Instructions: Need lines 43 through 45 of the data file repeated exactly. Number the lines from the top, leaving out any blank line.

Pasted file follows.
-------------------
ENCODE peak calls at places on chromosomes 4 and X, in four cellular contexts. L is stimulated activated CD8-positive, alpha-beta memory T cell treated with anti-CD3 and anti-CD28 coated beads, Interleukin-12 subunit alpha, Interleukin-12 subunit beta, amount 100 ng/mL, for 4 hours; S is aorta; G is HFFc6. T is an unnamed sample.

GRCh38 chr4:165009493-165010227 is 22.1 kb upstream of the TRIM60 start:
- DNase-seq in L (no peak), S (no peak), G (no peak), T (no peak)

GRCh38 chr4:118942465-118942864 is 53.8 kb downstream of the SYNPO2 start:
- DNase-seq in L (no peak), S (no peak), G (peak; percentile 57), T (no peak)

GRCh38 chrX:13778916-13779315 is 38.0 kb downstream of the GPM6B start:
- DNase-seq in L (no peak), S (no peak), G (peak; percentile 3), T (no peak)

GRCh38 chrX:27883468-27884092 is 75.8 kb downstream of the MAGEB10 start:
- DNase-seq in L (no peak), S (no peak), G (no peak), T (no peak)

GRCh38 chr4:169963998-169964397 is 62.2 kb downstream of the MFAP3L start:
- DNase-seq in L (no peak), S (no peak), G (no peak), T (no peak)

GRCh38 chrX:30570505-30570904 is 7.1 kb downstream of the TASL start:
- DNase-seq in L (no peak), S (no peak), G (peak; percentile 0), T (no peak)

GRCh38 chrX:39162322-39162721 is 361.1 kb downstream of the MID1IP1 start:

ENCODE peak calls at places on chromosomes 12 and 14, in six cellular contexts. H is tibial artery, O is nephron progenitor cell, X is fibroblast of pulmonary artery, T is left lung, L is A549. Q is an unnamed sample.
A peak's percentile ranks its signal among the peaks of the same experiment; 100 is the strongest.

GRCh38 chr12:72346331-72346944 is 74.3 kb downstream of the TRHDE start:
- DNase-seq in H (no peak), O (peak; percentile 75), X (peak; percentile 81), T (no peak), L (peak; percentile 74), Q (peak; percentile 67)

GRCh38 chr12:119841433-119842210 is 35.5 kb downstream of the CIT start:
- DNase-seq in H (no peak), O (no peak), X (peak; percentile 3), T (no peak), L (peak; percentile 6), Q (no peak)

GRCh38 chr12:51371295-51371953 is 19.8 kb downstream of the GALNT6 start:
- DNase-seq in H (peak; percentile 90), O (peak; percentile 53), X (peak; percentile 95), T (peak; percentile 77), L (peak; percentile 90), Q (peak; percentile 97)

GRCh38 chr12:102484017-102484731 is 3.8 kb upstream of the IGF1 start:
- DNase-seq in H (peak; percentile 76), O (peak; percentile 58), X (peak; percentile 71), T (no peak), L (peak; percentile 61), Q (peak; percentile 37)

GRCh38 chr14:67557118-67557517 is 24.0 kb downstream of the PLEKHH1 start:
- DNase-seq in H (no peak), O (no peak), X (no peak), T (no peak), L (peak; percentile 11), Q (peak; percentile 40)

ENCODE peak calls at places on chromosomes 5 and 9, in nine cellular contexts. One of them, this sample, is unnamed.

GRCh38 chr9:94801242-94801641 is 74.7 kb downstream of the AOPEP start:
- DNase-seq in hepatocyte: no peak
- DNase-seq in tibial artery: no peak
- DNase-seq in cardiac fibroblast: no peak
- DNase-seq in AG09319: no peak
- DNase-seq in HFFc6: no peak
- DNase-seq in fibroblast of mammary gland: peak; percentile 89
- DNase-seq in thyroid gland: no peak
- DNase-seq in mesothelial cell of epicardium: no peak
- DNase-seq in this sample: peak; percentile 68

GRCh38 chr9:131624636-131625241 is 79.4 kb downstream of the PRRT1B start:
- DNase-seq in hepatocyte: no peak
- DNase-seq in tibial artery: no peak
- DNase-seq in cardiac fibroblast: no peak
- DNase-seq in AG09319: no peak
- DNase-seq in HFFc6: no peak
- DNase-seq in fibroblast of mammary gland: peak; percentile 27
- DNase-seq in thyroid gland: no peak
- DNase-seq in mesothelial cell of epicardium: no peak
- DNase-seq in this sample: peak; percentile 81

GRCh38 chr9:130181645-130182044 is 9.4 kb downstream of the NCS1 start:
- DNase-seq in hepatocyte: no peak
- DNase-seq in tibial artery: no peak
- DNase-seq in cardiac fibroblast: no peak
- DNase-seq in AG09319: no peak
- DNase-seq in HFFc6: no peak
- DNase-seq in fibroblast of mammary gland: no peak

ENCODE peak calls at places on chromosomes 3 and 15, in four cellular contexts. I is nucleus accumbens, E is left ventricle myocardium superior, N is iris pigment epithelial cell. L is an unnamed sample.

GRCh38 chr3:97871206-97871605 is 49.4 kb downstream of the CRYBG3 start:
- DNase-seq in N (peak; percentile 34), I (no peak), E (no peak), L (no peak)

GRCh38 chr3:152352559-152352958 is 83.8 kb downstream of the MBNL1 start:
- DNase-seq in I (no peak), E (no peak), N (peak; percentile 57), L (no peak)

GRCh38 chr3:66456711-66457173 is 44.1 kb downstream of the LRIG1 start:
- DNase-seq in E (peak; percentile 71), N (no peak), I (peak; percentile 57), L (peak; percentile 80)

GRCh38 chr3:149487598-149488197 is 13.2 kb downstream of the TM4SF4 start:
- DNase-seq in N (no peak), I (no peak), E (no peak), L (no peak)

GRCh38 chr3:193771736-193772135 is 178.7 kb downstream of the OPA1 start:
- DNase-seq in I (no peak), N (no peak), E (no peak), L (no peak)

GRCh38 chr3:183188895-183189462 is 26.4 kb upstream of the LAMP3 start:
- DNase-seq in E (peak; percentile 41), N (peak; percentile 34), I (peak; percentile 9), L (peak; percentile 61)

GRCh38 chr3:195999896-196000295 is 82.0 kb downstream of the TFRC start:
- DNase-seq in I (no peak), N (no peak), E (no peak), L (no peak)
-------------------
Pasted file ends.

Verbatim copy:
- DNase-seq in HFFc6: no peak
- DNase-seq in fibroblast of mammary gland: peak; percentile 27
- DNase-seq in thyroid gland: no peak